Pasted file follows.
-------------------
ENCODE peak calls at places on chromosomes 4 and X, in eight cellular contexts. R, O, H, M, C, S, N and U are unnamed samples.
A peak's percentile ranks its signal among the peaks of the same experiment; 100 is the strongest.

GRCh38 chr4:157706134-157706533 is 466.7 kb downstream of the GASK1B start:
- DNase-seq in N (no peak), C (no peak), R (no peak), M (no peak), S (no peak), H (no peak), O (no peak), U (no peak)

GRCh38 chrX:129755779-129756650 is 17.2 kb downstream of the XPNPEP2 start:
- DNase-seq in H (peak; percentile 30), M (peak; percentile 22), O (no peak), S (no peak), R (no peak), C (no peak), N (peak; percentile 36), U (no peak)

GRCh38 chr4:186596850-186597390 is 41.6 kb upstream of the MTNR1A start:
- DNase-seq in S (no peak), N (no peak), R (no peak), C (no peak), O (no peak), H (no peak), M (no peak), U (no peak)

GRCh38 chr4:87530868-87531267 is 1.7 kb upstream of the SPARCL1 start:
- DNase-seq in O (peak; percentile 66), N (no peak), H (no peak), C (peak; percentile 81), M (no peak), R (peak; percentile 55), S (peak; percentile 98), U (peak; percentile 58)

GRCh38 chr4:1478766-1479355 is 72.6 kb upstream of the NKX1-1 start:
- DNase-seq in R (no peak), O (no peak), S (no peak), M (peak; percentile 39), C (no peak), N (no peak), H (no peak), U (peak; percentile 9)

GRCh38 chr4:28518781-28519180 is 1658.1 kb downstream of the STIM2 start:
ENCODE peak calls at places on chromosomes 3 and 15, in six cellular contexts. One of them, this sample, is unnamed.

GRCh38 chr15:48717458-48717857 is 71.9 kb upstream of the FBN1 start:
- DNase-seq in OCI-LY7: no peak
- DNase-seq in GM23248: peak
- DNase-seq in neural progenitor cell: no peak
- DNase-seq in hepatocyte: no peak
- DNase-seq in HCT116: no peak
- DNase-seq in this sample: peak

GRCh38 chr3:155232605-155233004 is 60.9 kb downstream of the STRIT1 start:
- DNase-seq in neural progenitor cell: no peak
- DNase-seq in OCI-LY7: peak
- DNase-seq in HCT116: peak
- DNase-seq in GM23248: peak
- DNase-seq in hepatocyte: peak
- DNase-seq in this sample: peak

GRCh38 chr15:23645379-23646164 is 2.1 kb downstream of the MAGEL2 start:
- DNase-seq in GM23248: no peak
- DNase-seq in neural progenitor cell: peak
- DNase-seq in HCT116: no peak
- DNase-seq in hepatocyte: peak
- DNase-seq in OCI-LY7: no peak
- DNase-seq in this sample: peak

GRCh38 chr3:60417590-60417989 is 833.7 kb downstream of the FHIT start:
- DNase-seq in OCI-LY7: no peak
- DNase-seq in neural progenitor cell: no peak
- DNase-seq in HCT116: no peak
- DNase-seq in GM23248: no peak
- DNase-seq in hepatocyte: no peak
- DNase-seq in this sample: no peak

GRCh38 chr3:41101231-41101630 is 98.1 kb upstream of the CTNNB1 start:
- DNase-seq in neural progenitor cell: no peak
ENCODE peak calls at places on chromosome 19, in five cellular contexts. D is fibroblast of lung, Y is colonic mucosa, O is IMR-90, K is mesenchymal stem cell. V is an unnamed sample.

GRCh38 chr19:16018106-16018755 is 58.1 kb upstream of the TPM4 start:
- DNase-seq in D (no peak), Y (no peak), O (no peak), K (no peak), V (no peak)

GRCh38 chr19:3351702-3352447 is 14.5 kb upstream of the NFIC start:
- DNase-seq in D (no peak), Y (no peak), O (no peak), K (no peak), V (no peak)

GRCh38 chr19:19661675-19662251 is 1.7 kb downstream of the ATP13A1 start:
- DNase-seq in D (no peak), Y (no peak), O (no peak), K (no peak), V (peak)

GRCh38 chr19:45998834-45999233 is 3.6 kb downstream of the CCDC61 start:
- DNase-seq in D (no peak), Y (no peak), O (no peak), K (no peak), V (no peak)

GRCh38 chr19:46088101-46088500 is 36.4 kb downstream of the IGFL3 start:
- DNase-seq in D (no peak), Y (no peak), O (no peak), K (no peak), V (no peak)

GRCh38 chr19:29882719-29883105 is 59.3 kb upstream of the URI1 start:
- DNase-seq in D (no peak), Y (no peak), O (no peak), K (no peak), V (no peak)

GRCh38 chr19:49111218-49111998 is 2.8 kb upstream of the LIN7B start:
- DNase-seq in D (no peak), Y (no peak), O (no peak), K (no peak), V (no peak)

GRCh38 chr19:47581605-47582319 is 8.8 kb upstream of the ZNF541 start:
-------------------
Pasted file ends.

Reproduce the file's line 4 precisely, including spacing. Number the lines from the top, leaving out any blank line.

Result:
- DNase-seq in N (no peak), C (no peak), R (no peak), M (no peak), S (no peak), H (no peak), O (no peak), U (no peak)